Women haven't had babies- anywhere- for 18 years. Terrorist attacks have destroyed most major cities. Britain is a locked down police state using constant surveilance to track and imprison illegal immigrants fleeing wrecked nations.

Clive Owen was amazing in this as Theo, and Michael Caine broke my heart in some of the tenderest scenes- I'm getting all choked up. Ack. Alfonso Cuaron directed the 1995 Little Princess and the 1998 Great Expectations, both of which I thought were wonderful, but I had no idea this would be so so heartbreaking and scary.

But seriously, this was HARD to watch- I paced around during a lot of it. Ouch.

Pretty Little Liars series, by Sara Sheperd

Well, I read the first of these (cover pictured) before I started this blog, but I just read the two sequels Flawless and Perfect. The fourth, Incredible, will be published on the 27th of May, so I guess I'll read it once it's out.

YA, obvs, and kind of I know What You Did Last Summer crossed with The Clique with a little more sex. Murder, blackmail, and mayhem. Who is A who is tormenting Hanna, Emily, Aria and Spencer?

Right now I'm guessing it's Melissa, but I am almost definitely wrong- I never guess the right murderer, even in Mary Higgens Clark, where the murderers pretty much are named Killer McStabby, so that should put Melissa in the clear, then.

Thursday, May 8, 2008

The Railway Children, by E. Nesbit

This was lovely- I don't know how I ever missed reading it before! It was actually recommended to me by someone at the library, a lovely seeming Eastern European woman who asked for it in beautifully accented English. I am ashamed to say that I thought at first that she was looking for The Boxcar Children, and she had to tell me about the story. Well, she sold me on the book so much that as soon as I finished putting in her request for a copy of the book, I put in a request for myself!
Classic family story, set in an England of barges on canals, friendly station masters, Doctors who made housecalls, Russian exile writers, hawthorne flowers and buns with icing for special occasions. If there's a heaven, it will be that England, for me. I don't think it exists now, and maybe it never did, but should heaven be real, for me it will be a place with bunches of roses and tea and coal fired stoves and friendly bakers and parcels wrapped in newspaper.

The Bourne Ultimatum

Ooooh, FANTASTIC. Bourne kicks ass.

I really love the whole Bourne series- it's like an American Bond. This one had some darker stuff too, behind it- I don't want to be a spoiler, although I think I might be the last person to see this movie who wanted to. Anyway, super fantastic kick ass action movie.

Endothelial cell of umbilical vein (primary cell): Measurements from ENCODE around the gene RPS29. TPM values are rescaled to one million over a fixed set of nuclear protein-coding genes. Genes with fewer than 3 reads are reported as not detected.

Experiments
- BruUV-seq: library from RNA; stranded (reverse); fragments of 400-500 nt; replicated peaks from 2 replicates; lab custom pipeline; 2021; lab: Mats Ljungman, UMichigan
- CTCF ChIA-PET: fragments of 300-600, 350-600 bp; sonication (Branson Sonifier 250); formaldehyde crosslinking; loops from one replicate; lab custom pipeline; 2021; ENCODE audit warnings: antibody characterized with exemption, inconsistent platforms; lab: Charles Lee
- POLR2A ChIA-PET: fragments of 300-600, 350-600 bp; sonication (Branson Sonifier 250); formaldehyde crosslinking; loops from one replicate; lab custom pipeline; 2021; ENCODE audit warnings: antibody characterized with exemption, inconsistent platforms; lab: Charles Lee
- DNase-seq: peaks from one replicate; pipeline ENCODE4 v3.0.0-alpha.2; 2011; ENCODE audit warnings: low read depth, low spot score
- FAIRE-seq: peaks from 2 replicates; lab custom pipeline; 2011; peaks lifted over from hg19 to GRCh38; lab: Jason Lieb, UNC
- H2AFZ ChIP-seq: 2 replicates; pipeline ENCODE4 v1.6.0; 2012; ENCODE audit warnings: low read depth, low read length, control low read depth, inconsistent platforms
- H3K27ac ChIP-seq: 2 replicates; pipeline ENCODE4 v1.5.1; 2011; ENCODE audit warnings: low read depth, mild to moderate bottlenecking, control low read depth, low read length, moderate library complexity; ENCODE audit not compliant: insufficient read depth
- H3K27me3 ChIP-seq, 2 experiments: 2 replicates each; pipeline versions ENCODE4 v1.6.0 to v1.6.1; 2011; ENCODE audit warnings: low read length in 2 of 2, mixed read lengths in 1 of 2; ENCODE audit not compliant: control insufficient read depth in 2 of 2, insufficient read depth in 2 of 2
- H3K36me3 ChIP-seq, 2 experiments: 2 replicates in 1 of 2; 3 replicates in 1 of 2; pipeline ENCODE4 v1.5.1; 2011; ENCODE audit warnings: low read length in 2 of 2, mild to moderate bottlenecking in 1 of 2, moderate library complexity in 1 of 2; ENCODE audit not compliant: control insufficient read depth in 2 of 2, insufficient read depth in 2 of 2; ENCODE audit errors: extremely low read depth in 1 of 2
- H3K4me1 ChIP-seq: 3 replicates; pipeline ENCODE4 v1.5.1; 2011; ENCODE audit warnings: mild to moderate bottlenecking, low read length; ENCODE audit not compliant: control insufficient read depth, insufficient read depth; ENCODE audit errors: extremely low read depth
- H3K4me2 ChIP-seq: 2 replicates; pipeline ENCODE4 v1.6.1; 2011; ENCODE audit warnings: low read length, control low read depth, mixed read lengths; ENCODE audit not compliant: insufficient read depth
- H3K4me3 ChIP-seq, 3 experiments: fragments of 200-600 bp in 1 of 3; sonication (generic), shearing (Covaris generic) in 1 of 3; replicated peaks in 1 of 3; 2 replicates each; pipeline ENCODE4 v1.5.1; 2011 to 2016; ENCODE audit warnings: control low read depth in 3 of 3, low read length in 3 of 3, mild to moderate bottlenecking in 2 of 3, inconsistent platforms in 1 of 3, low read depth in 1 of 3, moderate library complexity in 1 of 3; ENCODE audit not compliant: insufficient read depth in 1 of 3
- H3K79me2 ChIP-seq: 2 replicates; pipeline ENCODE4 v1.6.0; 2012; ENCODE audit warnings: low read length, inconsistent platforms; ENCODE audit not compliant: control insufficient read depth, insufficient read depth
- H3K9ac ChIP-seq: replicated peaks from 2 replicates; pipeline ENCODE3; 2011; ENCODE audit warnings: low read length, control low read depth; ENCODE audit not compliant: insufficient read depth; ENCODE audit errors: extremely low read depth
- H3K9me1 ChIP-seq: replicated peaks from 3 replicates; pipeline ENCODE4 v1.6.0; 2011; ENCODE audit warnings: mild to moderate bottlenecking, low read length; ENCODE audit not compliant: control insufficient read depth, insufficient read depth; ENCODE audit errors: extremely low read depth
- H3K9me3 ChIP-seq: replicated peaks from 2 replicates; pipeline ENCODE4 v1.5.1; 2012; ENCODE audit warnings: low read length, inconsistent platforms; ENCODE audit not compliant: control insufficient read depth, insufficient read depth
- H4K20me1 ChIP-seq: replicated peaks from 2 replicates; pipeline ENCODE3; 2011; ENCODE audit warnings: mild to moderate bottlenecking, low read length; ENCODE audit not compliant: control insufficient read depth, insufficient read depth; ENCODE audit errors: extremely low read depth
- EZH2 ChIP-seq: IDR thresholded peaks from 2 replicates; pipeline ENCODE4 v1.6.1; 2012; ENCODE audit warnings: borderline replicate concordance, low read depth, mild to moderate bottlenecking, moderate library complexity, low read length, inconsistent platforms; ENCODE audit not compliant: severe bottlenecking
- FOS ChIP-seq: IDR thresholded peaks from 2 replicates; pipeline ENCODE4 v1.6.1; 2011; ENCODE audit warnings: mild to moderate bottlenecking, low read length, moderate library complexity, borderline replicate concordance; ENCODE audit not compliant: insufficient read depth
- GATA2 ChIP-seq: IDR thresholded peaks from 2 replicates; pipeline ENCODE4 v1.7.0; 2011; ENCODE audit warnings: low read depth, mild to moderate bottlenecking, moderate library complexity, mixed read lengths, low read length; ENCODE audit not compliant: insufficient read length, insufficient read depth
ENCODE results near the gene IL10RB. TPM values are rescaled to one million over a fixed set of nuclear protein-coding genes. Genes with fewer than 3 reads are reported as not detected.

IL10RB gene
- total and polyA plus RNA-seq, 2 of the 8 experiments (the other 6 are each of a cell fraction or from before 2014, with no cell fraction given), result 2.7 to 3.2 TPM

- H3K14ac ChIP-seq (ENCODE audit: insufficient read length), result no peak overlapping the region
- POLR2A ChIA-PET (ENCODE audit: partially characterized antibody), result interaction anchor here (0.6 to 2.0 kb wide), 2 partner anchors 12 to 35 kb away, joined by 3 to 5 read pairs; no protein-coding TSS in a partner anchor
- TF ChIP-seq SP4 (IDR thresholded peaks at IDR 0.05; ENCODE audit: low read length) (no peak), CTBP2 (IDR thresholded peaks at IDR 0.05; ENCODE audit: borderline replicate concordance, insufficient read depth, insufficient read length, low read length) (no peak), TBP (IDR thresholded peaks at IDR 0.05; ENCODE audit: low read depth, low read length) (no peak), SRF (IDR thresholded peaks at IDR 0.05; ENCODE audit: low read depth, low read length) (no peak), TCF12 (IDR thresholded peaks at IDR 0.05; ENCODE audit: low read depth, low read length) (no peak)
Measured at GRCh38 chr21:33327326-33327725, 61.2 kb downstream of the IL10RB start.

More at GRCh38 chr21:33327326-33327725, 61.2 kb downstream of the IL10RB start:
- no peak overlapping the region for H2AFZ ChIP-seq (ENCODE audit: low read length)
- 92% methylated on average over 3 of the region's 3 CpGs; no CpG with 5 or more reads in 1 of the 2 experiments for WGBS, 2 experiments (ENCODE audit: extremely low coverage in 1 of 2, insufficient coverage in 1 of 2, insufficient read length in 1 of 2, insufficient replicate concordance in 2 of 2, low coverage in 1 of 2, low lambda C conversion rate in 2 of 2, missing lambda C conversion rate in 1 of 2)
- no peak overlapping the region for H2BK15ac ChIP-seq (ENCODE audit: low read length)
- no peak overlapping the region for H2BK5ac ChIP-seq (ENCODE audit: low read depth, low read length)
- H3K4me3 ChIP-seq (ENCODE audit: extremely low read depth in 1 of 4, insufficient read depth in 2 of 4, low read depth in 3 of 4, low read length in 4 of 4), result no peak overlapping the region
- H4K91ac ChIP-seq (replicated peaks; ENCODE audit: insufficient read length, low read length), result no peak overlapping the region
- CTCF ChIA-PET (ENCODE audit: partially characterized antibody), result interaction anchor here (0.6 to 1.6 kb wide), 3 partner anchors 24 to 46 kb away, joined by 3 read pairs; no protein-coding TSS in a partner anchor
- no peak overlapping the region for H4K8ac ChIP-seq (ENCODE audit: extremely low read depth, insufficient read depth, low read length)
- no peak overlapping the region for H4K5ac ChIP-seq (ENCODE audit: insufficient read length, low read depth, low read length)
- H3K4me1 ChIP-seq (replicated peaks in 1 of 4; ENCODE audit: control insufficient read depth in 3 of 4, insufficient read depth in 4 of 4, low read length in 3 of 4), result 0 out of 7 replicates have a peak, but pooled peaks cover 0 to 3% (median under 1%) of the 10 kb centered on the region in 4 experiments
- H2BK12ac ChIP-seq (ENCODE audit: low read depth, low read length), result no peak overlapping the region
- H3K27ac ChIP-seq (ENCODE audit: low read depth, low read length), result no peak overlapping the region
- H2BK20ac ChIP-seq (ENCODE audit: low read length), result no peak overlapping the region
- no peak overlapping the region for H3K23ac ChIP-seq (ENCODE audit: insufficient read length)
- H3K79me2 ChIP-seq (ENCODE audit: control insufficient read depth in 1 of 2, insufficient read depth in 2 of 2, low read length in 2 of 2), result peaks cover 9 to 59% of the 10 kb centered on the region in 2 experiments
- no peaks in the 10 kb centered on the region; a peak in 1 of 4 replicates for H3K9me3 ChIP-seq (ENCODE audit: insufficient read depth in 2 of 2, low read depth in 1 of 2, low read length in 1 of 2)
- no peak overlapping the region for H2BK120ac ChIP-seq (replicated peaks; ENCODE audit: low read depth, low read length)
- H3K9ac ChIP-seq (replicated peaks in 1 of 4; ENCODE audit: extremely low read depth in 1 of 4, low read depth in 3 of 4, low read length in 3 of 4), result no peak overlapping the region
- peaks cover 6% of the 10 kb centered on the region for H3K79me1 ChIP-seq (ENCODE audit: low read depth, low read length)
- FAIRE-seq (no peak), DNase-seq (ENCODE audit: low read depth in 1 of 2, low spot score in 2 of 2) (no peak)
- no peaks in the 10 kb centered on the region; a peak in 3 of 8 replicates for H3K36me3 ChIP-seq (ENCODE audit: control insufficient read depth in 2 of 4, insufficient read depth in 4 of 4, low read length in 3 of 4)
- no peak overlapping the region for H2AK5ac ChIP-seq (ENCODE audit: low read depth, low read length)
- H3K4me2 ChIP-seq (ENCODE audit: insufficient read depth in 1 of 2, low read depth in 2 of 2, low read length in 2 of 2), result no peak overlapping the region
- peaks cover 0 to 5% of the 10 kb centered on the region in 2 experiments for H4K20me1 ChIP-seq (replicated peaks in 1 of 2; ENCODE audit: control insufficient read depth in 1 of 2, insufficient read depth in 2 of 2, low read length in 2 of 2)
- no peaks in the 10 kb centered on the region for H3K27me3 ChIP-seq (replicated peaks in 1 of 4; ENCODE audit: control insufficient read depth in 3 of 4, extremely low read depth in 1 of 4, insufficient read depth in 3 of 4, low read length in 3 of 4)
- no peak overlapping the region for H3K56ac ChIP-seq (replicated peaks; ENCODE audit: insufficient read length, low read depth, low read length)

Under The Tuscan Sun

Well, it wasn't much like the book! But it was, well, charming, and filled me with longing to rusticate in a European village drinking regional wine and eating olives, so I guess it was successful.


This movie was hysterically funny for about 5 minutes, then kind of long, stupid, and sophmoric, and then hystreically funny for the last 2 minutes. If the entire thing had been the troopers chasing those 3 stoners around, it might have been the funniest thing I've seen in ages. Unfortunately, it wasn't.

So Yesterday, by Scott Westerfeld

So Yesterday.

Scott Westerfeld rules. Smart, consumer-aware YA fic. I love it how he took the entire cool hunting viral marketing thing and made it read as creepy as it is.

Compulsive Acts, by Elias Aboujaoude

Ok book by a psychiatrist who treated some special cases of obsessive and compulsive behaviour- the saddest was the case of a gambling addict- a former statistics professor who had moved with his wife from rural China to Las Vegas in search of a better life. He ended up a suicide. She ended up a highprice call girl. So sad.

Fires in the Bathroom, by Kathleen Cushman

Well, this was kind of awful, I thought. It was aimed at teachers, with advice from high school students for how to relate and get better behaviour from them- for reasons I will not go into, I hoped that I might get some ideas for how to... well, I'm not getting into that!

But as well intentioned as it was, and as touching as some of the students comments were, it just seemed kind of useless to me. Most of the stuff in it was pretty high school teacher specific, and of that, a lot of it just reminded me that teenagers really are kind of aggravating and lack common sense. The kid who said if school was all about animals, she'd be interested, because she wants to be a vet, well, really? What about, um, kids who don't want to be vets? And obviously this girl will never be a vet if she doesn't get her head out of her...

Yeah. Anyway.